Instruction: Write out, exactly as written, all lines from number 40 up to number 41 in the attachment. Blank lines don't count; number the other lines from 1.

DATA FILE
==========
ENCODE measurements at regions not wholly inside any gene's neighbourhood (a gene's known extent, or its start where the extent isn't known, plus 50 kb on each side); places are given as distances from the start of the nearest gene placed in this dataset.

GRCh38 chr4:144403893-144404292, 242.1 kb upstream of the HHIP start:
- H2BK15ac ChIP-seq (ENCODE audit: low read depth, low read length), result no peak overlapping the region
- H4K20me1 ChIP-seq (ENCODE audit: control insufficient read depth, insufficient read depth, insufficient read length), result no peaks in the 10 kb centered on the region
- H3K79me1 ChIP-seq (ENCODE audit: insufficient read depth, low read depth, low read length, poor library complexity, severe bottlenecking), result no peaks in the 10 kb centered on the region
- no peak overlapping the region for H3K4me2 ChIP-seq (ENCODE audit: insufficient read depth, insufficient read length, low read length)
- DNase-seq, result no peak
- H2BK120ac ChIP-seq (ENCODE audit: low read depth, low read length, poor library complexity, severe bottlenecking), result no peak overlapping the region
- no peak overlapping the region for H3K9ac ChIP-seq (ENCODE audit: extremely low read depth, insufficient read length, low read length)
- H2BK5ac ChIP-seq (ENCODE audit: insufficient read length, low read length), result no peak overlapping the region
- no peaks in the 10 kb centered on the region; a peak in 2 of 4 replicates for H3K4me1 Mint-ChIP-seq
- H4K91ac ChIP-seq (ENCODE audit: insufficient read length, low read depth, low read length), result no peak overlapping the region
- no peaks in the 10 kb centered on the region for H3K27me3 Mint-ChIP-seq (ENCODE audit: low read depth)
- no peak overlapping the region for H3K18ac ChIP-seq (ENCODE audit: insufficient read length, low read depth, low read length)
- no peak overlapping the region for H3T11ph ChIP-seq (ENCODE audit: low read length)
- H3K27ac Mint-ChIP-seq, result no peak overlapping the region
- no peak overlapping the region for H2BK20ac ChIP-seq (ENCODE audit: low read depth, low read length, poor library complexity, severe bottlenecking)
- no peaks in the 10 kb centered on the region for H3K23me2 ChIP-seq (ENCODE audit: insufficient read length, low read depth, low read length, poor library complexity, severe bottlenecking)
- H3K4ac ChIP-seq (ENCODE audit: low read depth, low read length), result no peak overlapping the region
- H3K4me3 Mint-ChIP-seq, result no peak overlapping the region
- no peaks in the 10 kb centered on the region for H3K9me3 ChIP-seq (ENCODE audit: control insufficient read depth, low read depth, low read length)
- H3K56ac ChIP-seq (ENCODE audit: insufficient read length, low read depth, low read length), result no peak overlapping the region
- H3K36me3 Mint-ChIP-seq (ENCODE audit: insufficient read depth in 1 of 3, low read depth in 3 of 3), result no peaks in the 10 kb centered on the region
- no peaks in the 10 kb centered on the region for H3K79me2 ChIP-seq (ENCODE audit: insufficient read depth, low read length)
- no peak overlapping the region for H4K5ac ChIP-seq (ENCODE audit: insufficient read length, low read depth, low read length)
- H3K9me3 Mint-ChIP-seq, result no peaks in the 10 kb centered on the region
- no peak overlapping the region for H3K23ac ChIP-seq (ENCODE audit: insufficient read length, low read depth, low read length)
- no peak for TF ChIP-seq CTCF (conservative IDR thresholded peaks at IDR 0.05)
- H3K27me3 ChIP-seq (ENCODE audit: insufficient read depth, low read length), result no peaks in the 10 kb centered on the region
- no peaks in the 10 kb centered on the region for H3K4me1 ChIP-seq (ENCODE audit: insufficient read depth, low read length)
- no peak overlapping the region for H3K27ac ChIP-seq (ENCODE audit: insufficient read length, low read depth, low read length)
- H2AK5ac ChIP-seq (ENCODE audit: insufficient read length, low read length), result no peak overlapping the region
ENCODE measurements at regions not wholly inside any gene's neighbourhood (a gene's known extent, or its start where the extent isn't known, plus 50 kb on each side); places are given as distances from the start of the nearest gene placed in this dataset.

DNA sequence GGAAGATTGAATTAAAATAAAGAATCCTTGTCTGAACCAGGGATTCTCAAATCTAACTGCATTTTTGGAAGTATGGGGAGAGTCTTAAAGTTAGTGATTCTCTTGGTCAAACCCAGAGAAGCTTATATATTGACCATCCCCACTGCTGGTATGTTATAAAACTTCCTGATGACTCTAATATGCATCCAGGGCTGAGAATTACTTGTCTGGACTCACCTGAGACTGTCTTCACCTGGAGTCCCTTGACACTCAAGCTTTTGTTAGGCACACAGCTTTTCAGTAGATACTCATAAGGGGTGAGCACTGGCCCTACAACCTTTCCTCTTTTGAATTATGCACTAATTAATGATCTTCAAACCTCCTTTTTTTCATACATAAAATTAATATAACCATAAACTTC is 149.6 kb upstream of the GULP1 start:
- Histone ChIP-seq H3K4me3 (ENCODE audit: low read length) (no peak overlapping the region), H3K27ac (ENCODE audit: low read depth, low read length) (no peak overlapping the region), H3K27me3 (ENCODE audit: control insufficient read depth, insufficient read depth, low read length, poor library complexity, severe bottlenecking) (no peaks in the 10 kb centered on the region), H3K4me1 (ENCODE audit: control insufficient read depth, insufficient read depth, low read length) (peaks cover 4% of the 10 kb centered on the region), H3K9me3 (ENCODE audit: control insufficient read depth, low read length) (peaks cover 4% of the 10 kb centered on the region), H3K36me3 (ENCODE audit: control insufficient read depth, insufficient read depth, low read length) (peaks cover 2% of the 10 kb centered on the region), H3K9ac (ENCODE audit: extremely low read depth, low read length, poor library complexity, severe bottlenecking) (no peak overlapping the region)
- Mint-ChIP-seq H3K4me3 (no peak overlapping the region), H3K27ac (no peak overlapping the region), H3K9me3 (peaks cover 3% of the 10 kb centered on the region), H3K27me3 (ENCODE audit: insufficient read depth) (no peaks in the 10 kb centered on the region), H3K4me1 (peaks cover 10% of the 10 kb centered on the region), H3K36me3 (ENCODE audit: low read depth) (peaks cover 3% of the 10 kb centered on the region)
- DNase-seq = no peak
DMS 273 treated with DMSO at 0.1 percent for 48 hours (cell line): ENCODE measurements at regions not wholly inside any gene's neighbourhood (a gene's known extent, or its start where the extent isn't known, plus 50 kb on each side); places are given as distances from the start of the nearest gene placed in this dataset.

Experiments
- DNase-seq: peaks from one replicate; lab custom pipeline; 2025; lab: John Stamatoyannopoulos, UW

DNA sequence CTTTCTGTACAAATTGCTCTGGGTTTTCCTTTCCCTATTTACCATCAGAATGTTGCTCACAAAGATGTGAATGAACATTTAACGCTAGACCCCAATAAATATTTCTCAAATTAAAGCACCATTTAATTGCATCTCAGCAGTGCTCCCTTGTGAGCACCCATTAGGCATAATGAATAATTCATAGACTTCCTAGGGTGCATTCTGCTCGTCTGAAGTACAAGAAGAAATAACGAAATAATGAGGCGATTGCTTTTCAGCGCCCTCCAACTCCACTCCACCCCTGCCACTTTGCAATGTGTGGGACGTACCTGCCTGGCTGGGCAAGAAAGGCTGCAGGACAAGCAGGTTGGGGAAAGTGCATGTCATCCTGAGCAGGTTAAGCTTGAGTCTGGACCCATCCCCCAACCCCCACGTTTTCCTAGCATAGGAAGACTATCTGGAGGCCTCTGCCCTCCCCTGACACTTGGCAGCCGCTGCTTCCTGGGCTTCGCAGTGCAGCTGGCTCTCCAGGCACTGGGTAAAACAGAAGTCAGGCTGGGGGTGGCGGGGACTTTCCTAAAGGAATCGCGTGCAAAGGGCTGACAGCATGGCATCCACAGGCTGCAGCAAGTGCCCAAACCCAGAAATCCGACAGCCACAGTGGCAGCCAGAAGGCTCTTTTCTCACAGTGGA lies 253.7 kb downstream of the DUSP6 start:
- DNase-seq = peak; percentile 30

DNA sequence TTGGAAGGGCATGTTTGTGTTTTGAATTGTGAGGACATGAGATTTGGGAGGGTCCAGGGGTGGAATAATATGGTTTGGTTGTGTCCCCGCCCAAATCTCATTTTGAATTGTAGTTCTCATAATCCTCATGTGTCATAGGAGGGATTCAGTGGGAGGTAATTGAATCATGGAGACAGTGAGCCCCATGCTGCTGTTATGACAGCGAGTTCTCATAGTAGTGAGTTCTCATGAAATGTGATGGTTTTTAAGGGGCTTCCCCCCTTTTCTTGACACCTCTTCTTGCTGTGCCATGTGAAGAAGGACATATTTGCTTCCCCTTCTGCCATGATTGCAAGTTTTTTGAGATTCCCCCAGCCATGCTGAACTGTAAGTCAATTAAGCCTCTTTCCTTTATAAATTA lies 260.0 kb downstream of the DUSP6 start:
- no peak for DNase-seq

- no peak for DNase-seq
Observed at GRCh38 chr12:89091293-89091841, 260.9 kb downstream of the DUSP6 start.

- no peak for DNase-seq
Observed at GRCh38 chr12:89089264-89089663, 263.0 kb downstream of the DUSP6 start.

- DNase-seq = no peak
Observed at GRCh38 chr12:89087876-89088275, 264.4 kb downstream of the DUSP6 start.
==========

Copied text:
- DNase-seq: peaks from one replicate; lab custom pipeline; 2025; lab: John Stamatoyannopoulos, UW

DNA sequence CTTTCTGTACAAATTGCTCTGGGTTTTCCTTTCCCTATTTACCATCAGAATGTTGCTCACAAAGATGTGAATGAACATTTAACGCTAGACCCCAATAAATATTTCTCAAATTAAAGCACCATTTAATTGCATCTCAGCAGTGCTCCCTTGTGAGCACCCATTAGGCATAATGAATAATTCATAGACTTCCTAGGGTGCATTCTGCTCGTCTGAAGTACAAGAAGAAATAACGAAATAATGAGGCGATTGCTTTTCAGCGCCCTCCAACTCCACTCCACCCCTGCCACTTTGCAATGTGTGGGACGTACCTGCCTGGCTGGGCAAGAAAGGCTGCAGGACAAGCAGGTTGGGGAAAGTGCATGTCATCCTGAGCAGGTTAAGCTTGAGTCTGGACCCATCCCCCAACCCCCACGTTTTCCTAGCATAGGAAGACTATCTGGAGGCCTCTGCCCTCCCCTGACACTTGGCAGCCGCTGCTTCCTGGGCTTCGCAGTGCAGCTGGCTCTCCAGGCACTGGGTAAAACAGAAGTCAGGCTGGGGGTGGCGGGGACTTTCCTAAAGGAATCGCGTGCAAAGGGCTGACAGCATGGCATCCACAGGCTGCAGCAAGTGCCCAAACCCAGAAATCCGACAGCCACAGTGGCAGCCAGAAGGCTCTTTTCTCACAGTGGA lies 253.7 kb downstream of the DUSP6 start: